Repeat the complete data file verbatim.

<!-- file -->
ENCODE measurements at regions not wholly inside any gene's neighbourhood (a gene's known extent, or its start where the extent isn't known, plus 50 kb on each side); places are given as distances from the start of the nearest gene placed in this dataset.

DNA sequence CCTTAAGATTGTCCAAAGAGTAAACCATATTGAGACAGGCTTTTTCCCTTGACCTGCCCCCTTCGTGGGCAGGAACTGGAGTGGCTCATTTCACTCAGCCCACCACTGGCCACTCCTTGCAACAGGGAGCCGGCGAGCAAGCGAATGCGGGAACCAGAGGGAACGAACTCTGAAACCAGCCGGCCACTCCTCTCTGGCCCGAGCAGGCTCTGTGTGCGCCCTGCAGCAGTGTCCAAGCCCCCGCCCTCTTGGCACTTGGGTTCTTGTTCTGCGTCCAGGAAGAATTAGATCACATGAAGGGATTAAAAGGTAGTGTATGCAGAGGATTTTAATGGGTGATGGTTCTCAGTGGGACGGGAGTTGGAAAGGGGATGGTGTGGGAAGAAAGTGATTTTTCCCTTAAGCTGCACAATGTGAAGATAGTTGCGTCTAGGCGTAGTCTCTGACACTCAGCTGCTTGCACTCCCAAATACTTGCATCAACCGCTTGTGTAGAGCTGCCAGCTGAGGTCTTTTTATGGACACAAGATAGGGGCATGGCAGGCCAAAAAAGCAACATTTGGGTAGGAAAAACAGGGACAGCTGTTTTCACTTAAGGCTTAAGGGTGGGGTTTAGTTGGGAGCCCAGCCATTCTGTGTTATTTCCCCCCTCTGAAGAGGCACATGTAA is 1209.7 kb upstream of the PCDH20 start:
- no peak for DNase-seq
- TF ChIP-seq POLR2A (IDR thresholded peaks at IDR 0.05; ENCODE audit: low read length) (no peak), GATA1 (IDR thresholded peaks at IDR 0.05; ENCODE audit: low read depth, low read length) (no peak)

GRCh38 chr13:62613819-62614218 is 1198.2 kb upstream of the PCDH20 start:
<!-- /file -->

ENCODE measurements at regions not wholly inside any gene's neighbourhood (a gene's known extent, or its start where the extent isn't known, plus 50 kb on each side); places are given as distances from the start of the nearest gene placed in this dataset.

DNA sequence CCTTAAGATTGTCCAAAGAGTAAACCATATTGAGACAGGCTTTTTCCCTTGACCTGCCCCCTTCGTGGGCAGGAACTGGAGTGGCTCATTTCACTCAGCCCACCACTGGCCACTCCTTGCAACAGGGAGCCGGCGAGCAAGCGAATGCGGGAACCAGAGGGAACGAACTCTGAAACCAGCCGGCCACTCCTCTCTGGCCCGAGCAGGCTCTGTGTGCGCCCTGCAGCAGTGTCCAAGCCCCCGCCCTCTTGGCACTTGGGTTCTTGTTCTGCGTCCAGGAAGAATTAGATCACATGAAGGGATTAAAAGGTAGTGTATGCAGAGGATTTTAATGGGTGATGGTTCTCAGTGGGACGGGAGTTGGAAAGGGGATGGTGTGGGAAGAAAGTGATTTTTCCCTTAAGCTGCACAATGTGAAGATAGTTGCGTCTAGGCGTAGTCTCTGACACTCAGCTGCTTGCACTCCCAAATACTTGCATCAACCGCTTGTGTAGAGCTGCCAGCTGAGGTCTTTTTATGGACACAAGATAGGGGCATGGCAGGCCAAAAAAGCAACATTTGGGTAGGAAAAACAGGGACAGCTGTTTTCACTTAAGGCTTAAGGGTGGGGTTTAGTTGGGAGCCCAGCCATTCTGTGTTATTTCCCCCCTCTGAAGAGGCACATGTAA is 1209.7 kb upstream of the PCDH20 start:
- no peak for DNase-seq
- TF ChIP-seq POLR2A (IDR thresholded peaks at IDR 0.05; ENCODE audit: low read length) (no peak), GATA1 (IDR thresholded peaks at IDR 0.05; ENCODE audit: low read depth, low read length) (no peak)

GRCh38 chr13:62613819-62614218 is 1198.2 kb upstream of the PCDH20 start: